Ovarian cancer might be a rather sombre topic for this month's column, but it's a very important one all the same. Ovarian cancer is the sixth most common type of cancer in women and is the biggest gynecological killer in women. It has a poor survival rate, as it often diagnosed when it as already spread.
As this month is Ovarian Cancer Awareness month, it's a great opportunity to reinforce the work of brilliant charities such as Ovarian Cancer Action and raise awareness of the disease and its symptoms—and that's exactly what it will take to improve detection of the disease and, in turn, improve survival rates. As the saying goes, knowledge is power, so read on for all you need to know about this pressing issue.
First things first, what is ovarian cancer?
Ovarian cancer is cancer of ovaries. The ovaries are the tiny walnut-shaped glands either side of the uterus. Our ovaries are at the heart of our fertility; they store and release our eggs as part of our monthly menstrual cycle and they also produce our female hormones oestrogen and progesterone.
There are three types of ovarian cancer. They are classified by the type of cell the cancer originates from—epithelial cell cancer, germ cell cancer and stromal cell cancer.
Classification is important to help decide the type of treatment and prognosis. Epithelial cell cancer is the most common and Stromal cell cancer is the least common.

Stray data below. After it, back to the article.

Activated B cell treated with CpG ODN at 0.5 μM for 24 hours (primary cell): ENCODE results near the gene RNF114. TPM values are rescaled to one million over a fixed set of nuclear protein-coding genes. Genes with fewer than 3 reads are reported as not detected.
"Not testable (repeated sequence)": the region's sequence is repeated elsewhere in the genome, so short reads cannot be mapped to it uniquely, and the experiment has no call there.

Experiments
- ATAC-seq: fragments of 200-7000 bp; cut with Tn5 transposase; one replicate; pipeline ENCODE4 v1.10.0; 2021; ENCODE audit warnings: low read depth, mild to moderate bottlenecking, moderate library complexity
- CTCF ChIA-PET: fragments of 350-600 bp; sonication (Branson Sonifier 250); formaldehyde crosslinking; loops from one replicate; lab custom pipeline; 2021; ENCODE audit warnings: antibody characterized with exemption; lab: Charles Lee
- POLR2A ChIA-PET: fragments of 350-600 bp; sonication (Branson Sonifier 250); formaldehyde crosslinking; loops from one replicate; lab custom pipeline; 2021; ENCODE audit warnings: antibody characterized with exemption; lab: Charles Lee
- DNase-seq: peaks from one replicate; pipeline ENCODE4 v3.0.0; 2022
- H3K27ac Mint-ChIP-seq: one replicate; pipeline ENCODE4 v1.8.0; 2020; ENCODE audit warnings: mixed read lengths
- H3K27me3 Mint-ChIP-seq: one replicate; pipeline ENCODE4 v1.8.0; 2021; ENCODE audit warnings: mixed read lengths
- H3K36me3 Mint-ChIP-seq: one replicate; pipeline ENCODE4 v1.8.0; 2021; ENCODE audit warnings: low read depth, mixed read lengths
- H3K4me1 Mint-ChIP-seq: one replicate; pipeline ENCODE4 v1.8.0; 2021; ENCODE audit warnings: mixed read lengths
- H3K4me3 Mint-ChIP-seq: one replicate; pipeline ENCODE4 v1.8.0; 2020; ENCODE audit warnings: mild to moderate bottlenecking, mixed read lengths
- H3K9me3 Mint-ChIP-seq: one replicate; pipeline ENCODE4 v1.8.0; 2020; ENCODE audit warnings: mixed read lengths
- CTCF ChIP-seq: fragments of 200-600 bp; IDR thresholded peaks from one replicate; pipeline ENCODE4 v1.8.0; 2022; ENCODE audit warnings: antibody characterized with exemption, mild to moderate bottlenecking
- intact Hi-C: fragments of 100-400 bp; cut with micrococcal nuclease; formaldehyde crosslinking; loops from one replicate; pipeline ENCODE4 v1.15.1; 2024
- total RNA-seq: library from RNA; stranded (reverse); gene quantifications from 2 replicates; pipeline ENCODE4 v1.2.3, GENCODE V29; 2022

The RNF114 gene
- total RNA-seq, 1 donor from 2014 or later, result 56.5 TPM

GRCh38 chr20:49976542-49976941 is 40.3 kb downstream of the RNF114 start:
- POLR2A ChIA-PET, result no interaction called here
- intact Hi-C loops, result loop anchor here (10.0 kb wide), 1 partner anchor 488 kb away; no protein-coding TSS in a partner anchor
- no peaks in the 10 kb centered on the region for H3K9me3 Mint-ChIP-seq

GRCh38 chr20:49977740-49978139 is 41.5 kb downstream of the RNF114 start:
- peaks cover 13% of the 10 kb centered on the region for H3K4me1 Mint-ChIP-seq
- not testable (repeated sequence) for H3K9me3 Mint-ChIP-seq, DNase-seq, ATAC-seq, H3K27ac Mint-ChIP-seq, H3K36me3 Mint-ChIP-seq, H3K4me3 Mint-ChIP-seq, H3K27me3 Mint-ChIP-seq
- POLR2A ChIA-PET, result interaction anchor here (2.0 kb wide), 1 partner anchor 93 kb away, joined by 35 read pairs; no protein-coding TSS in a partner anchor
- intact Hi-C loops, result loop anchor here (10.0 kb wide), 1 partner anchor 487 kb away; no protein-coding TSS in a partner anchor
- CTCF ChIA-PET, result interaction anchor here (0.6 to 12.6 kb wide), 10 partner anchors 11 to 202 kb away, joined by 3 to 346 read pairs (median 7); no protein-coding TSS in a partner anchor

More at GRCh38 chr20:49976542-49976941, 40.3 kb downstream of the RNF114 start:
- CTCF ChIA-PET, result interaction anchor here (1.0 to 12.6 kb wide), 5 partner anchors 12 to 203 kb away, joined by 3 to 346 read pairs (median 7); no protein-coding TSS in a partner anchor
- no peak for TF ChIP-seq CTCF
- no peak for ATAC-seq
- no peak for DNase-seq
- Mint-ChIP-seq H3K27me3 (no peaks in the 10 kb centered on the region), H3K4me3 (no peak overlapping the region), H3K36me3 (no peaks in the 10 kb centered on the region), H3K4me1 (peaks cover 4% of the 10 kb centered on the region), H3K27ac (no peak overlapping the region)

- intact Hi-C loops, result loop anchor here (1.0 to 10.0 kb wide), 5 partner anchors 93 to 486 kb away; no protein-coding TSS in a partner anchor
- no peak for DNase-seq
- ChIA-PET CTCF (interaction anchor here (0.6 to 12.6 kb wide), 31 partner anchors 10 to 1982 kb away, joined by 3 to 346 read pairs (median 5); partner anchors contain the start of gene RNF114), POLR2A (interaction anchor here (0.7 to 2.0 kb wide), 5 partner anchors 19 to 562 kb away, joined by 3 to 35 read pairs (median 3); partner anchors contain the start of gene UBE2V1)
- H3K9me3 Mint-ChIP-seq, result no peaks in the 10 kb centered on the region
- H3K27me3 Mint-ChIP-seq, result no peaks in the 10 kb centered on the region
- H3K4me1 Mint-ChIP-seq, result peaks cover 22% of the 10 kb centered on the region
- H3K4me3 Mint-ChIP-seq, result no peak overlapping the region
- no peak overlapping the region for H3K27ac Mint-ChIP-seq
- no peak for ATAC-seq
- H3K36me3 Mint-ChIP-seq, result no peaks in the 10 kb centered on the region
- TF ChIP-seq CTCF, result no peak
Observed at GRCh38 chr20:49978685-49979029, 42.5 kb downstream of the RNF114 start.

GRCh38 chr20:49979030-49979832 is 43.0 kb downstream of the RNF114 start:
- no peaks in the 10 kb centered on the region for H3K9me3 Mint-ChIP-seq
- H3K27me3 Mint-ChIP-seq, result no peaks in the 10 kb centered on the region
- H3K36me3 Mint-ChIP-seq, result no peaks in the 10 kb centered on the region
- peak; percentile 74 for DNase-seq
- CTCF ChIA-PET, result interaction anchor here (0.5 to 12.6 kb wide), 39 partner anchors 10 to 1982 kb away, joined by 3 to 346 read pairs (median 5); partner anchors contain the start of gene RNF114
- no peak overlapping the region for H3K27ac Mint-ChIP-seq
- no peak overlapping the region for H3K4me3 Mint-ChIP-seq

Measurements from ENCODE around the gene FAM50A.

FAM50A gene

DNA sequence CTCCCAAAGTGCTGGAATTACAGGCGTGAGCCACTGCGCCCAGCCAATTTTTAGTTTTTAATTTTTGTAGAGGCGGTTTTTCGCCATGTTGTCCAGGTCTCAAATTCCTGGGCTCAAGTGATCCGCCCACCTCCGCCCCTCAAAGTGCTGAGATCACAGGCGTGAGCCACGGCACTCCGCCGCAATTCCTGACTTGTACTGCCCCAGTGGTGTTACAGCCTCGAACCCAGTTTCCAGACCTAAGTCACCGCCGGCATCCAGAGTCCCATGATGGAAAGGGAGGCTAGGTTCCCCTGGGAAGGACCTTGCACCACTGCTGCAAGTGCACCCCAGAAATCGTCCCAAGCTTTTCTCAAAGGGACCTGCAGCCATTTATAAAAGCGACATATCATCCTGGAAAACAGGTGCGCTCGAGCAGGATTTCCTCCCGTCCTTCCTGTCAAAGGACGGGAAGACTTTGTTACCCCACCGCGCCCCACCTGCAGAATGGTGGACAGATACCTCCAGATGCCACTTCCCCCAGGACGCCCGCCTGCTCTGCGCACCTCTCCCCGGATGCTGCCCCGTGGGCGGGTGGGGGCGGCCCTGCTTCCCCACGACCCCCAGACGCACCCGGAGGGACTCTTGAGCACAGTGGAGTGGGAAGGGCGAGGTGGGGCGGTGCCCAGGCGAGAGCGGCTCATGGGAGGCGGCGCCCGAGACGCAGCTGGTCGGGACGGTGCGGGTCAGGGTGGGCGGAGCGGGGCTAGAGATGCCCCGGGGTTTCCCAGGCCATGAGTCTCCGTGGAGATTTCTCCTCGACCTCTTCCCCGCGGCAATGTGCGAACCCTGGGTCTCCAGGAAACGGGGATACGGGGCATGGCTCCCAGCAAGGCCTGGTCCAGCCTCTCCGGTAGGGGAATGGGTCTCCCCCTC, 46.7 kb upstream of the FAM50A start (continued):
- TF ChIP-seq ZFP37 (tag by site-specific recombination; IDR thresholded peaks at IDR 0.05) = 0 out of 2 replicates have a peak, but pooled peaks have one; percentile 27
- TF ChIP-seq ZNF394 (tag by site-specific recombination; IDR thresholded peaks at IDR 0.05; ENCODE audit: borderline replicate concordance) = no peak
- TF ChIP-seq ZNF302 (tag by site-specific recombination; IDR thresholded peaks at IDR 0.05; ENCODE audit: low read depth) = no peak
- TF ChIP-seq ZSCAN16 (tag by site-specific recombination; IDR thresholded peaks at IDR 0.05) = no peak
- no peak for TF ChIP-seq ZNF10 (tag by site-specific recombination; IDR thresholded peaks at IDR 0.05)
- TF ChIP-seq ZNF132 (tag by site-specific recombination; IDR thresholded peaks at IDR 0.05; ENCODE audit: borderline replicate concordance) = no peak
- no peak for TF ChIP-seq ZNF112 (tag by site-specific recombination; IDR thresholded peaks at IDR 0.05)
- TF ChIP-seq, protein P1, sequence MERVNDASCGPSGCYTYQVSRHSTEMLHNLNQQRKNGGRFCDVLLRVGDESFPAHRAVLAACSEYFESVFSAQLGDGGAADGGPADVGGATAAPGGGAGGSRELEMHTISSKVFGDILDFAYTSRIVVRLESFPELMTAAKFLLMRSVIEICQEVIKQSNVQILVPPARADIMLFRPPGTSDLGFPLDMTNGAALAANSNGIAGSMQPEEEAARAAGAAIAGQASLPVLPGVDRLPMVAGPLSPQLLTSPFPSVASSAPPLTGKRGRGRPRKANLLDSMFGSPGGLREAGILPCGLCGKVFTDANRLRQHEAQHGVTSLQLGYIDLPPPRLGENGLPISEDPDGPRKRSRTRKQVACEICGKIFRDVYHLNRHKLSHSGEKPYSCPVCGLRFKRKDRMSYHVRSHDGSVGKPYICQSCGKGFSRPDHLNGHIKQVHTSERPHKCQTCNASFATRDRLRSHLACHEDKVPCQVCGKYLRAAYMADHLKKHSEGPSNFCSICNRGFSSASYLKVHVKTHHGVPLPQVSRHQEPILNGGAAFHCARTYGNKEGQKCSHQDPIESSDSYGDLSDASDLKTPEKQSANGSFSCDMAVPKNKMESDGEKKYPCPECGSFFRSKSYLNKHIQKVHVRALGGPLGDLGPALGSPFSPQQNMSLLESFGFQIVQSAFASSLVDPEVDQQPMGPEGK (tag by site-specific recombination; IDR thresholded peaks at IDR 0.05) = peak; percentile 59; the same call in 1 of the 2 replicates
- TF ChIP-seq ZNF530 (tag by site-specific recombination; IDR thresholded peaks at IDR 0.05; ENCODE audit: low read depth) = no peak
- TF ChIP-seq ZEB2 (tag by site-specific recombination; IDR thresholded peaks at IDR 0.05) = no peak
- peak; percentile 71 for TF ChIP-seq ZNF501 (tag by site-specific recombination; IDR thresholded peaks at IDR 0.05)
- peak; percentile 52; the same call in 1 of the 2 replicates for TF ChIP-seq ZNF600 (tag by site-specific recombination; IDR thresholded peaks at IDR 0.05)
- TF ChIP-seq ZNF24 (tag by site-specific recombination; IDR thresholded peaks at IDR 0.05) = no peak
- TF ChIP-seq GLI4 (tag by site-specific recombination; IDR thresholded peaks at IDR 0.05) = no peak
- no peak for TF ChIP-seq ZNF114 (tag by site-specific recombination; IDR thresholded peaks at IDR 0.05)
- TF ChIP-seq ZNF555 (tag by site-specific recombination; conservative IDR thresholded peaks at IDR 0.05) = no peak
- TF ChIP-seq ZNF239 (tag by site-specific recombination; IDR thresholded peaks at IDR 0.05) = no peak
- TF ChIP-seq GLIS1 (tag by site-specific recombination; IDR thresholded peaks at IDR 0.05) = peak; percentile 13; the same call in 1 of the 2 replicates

And what are the stats?
Each year in the UK there are approximately 7400 cases of ovarian cancer. This is roughly 142 women each week. And there are around 4100 deaths from ovarian cancer.
And what are the symptoms?
The problem with the diagnosis ovarian cancer is that very often no symptoms develop until the cancer is more advanced, and those symptoms that do present can be quite non-specific so may not raise alarm bells in you or your doctor. It's for this reason that I think all women should be familiar with the symptoms of ovarian cancer. Listen to your body. If you feel unwell, or just not right with some of the symptoms I have listed below, please please don’t ignore it or wait for it to get worst before seeing your doctor. Your GP will be more than happy to see you and explore your symptoms sooner rather than later.
Here are the symptoms you are looking out for:
Lower abdominal/ pelvic pain
Increased abdominal size
Difficulty eating/ feeling full quickly
Needing to pass urine more often
Other symptoms that can develop:
Pain during sex
Change in bowel habit
Change in bowel habit and sudden development of IBS-like symptoms, particularly later in life, should also raise suspicion.
If you develop any of the above symptoms please see your GP. Simple tests can be arranged to get to the bottom of your symptoms.
How is ovarian cancer diagnosed?
During your initial consultation, your GP will take your history and examine you. They will then further tests including:
Routine blood tests to investigate will be arranged including full blood count, liver function tests and kidney tests. Your GP can also request a for a tumour marker called CA125. This is a protein that is high in eight out 10 women with advanced ovarian cancer, and five out of 10 women with early ovarian cancer.
This is a painless, non-invasive scan. This is the same scan that is used during pregnancy (so no need to be feared!).
And how is it treated?
The treatment of ovarian cancer involves three main treatment options—surgery, chemotherapy or radiotherapy.
The treatment advised in each case depends on various factors such as the stage, type and subtype of the cancer and your general health.
In summary, ovarian cancer is something to be taken seriously and early detection is the key to survival. But you know your body best—if you have any of the symptoms, be sure to see your doctor sooner rather than later. And remember, investigations are simple and painless.